Why Learning in the Flow of Work is the Key to Productivity

Surprisingly, managers actually have a thing or two they can teach workers when it comes to workplace learning (wink). We’ve touched on why and how in our guide to informal learning that you can find here. With the right LMS platform and managerial behaviours, L&D practitioners, managers and leaders can further improve the efficiency of training through the flow of work.

Learning in the flow of work is essentially employee learning on the job. During day to day activities, a new employee may encounter a task that involves something that they don’t fully understand. For example, software or some part of an internal platform. Learning alongside working gives employees access to a carefully curated, short piece of learning content. 

How can learning in the flow of work bring out the best in your team? 

Let’s get stuck in and find out! 

1) It’s learning made engaging

It’s always tempting to pack off your team for a training day after a bad performance review (after all, the office is never quieter), but this is no longer the only way to train. More and more, many employees are finding that learning in the flow of work can be more beneficial because:

  1. They’re in a familiar environment.
  2. They’re actually trying stuff out for themselves.
  3. They’re surrounded by their coworkers (alright, this one isn’t always a good thing). 

Research conducted by corporate L&D analyst Josh Bersin (who coined the term “learning in the flow of work”, no less!) found that 49% of employees prefer to learn at the point of need, when they’re open to receiving information and less stressed.1   Studies suggest that learning when stressed impairs memory retrieval, meaning the chances of your employees retaining what they learned are slim. On top of that, people are less likely to engage with learning materials when they’re preoccupied with work stress. We hate to break it to you, but that challenge you’d had planned to see who clears their inbox the fastest while reciting the company values might not be the most effective training tactic.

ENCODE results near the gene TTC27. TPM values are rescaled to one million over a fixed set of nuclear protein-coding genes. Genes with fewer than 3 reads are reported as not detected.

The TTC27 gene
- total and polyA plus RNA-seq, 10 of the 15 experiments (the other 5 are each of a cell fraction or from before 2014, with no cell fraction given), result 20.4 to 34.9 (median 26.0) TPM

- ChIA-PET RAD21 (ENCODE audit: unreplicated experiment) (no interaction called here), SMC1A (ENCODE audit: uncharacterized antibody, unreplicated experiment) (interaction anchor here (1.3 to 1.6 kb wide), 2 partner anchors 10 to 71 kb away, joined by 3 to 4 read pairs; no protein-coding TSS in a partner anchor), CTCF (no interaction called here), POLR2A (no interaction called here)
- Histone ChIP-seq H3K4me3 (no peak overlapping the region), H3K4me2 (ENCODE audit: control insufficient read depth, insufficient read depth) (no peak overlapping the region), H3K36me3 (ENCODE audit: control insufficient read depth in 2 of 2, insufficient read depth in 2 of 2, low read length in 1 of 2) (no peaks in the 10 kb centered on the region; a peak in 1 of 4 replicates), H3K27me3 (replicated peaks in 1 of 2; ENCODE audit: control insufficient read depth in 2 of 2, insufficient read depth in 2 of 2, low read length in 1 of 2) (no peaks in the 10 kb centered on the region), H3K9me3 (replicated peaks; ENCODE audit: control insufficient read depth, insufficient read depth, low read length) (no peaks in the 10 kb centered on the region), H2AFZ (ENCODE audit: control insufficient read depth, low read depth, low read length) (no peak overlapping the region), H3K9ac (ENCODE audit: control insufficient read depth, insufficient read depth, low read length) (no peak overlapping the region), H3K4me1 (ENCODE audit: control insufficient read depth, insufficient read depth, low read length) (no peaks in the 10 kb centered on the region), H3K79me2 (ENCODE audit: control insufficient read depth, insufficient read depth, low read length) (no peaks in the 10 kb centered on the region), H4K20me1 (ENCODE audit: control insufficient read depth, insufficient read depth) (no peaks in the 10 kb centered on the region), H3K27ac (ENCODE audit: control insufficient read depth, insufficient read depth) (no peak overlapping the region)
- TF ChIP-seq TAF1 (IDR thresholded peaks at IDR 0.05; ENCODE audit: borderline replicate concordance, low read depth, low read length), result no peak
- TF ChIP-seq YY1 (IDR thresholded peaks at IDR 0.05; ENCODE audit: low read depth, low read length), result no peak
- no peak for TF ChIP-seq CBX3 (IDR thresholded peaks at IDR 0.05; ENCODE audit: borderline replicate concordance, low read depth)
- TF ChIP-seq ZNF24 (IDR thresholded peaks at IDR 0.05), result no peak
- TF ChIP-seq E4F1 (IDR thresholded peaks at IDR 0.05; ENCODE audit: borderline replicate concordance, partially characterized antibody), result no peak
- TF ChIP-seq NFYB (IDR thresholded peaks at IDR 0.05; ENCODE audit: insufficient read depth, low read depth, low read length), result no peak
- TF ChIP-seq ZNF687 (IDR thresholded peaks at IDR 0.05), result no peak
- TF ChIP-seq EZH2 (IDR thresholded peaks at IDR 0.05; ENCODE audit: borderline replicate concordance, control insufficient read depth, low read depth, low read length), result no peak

Success in workplace learning also depends on the learning experience itself. Organisations that fail to offer engaging L&D strategies shouldn’t expect their employees to learn much, hence, the style of your learning content matters. Which is why we champion the power of storytelling and humour in our video-based learning content… 

Suggested reading: Fancy some ideas for creating a personalised learning and development strategy? Click away, it’s yours!  

Giving employees access to learning pathways and content specifically tailored to their own learning processes — a framework of relevant, continuous learning — is sure to benefit their long-term learning. 

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It’s a classic example of two birds, one stone. According to the CIPD, workplace learning needs to actually support the organisation’s strategy.2 What this comes down to is generic content that doesn’t teach employees what they actually have to know. It’s like learning how to cook a whole turkey without knowing how to boil an egg. 

Employees want to feel valued. One way to help them accomplish this goal is to give them an opportunity to get practical. Going back to the classroom analogy, how much more fun was Chemistry when we conducted the experiments ourselves? Digital learning suited to employee action accomplishes three things: 

  • Saves time and resources by creating pathways that actually work. 
  • Gives employees a sense of value as they take action in understanding the lesson, rather than simply being told what they should’ve learned.
  • Empowers the employees because they choose a way of learning that best-suits them.

Digital and video learning is the ideal candidate for training your employees in a personalised way. By providing employees with relevant, informative and engaging content, you make the journey of learning feel unique and encourage your team to learn more efficiently. After all, it beats sending out a memo that says “learn quicker please, thanks!”